Tuesday, December 25, 2018


ST. STEPHEN, The First Martyr

December 26, 2018 – WEDNESDAY

ST. STEPHEN, The First Martyr

Feast. Red.


Acts 6: 8 -10: 7: 54- 59 / Mt 10:17-22


St. Stephen (d. 34), one of the first seven deacons appointed by the Apostles (Acts 6: 1- 6), was the first Christian to be martyred. St. Paul, then known as Saul and a jealous Jew and persecutor of the early Church, witnessed the martyrdom of St. Stephen.


FROM THE 1ST READING:             Acts 6: 8; 7: 57- 59

Stephen, full of grace and power, did great wonders and miraculous signs among the people ....


But they shouted and covered their ears with their hands and rushed together upon him. They brought him out of the city and stoned him, and the witnesses laid down their cloaks at the feet of a young man named Saul.


As they were stoning him. Stephen prayed saying, "Lord Jesus, receive my spirit."


FROM THE GOSPEL READING:     Mt 10: 17- 22

Jesus said, "Be on your guard with respect to people, for they will hand you over to their courts and they will flog you in their synagogues. You will be brought to trial before rulers and kings because of me, and so you may witness to them and the pagans.


"But when you are arrested, do not worry about what you are to say and how you are to say it; when the hour comes, you will be given what you are to say. For it is not you who will speak; but it will be the Spirit of your Father in you.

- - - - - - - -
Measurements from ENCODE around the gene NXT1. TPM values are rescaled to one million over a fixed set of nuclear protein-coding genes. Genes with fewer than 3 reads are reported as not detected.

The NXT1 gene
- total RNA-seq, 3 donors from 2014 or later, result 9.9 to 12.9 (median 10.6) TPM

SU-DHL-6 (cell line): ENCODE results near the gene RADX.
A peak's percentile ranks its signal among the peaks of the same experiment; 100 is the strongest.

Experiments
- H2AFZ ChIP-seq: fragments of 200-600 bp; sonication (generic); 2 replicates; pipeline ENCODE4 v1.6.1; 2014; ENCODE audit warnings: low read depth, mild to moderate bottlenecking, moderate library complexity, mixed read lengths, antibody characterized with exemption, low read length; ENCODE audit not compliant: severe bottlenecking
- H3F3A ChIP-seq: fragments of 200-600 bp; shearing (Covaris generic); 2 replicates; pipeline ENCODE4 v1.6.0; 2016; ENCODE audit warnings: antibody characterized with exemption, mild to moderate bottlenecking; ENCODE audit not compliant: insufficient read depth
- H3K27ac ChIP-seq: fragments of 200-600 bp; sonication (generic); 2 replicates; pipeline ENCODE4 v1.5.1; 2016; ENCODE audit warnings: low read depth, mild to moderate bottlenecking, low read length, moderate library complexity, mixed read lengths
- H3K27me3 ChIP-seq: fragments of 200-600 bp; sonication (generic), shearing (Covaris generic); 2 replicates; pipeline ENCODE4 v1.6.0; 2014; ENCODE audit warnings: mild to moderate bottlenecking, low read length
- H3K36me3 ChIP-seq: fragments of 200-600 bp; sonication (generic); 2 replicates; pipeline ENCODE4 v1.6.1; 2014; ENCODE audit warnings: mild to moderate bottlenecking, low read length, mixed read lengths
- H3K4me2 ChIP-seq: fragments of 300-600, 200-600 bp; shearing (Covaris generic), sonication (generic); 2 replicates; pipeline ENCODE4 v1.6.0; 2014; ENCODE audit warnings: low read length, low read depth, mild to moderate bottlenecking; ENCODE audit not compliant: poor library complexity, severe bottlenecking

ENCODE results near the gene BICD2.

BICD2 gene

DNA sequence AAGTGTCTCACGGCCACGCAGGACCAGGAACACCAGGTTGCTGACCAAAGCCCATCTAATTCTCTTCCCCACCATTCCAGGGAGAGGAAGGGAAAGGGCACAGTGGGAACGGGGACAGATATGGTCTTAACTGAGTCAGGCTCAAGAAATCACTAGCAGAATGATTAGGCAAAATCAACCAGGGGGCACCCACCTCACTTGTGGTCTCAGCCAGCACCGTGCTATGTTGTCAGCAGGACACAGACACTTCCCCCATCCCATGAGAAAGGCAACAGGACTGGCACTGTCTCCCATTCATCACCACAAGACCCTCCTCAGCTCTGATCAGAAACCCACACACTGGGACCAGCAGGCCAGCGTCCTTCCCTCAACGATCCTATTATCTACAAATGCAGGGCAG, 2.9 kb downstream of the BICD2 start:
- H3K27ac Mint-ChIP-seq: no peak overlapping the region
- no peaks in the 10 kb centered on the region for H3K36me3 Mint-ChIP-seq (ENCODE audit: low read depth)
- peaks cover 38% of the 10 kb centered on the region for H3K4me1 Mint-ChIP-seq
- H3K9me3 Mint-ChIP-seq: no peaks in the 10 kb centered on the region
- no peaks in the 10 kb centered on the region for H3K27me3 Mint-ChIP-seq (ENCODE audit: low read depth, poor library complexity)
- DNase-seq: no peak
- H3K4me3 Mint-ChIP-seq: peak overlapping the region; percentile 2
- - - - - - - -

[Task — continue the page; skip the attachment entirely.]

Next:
"Brother will hand over brother to death, and a father his child; children will turn against parents and have them put to death. Everyone will hate you because of me, but whoever stands firm to the end will be saved."



In the first reading we hear of the martyrdom of the deacon St. Stephen, the Church's first martyr. Like the Lord Jesus, Stephen died outside the city, stoned to death for what his tormentors considered blasphemy. Like Christ, at his death, he commends his spirit to God and forgives his tormentors, "Lord, do not hold this sin against them." Saul, the future St. Paul and Apostle to the Gentiles, was a witness to Stephen's martyrdom.


In the Gospel reading Jesus warns his followers that they would be persecuted because of their fidelity to Jesus. Throughout its long history countless men and women have given their lives in witness to their love for Christ and his Church.


We are fortunate that we are free to practice our faith openly. Do we realize how many fellow Christians have died for their faith and that, even today, so many practice their Christian faith despite danger and persecution?


We may not be called to such martyrdom and persecution for our faith: but all of us are called to be one with Christ and his Church in suffering whatever may be required in the practice of our faith.




Have a good day!



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